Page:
I have been saying for at least twelve years that your civil rights and the quality of your life depend on how software is used AROUND you. In July 2018, I found the same concept expressed very well by somebody else.
Some passages of an interview of Tom Loosemore, which I strongly recommend to read from top to bottom, explain what is behind my own working guideline.
First of all, Loosemore notes that “back in 1994, I had been messing around with the internet for a few years. It was pure magic. In my gut I knew this internet thing was going to change everything… It meant that as a society we had it in our power to reinvent a lot of things - for good or for ill”
Relevant excerpts from Loosemore’s interviews:
1: policy visible in code: [an idea from] Richard Pope, [who] always felt that the fate of people is increasingly decided by algorithms – not just in everyday life but also as they interact with government services. Many policies are just instantiated by an algorithm that, for instance, determines whether you are eligible for a benefit or not.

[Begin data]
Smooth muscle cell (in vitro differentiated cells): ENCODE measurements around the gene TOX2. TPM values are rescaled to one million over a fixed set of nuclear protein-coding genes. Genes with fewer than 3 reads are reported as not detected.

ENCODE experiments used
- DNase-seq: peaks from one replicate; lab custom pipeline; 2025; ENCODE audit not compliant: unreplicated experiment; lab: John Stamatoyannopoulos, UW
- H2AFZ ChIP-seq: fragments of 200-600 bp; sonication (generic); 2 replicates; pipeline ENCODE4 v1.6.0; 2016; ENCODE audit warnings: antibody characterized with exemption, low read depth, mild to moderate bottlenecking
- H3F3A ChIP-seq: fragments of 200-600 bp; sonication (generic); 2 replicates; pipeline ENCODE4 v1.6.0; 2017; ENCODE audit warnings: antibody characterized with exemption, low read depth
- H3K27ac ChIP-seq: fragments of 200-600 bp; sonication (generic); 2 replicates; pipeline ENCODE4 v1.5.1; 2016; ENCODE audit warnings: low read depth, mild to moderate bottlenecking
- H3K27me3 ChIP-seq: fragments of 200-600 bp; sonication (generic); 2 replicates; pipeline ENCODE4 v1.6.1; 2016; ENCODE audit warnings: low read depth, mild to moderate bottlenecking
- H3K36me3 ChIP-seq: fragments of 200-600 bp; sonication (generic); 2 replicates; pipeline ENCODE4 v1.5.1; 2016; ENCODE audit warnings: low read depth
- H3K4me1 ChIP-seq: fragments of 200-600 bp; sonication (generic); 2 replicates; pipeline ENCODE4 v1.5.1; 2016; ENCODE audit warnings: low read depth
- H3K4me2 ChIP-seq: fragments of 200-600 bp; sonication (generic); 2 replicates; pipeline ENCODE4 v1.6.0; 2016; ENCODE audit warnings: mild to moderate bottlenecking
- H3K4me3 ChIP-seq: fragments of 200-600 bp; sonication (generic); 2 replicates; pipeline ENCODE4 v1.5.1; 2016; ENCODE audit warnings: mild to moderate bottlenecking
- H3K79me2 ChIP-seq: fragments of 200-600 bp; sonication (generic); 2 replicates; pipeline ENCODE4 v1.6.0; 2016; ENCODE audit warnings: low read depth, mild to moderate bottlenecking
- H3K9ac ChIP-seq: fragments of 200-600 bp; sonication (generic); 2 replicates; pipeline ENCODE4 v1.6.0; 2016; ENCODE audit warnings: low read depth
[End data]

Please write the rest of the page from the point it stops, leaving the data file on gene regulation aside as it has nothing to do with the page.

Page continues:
2: The impact of some of the more recent technological developments is difficult to predict – for example, machine learning. The impact on areas like health services or education could be dramatic, but it requires a lot of discipline around data and consent. I think that’s something governments may well get catastrophically wrong before they get it right.
3: So, if you’re making software, you are actively reshaping power dynamics between citizens, consumers, companies, and governments. Shifting power relationships is politics. If you are in software, you are in politics. I don’t think we as citizens and consumers have yet properly understood the power technology gives us. However, we’re lucky to be part of the digital revolution, because unlike most generations we’re able to shape and build our future.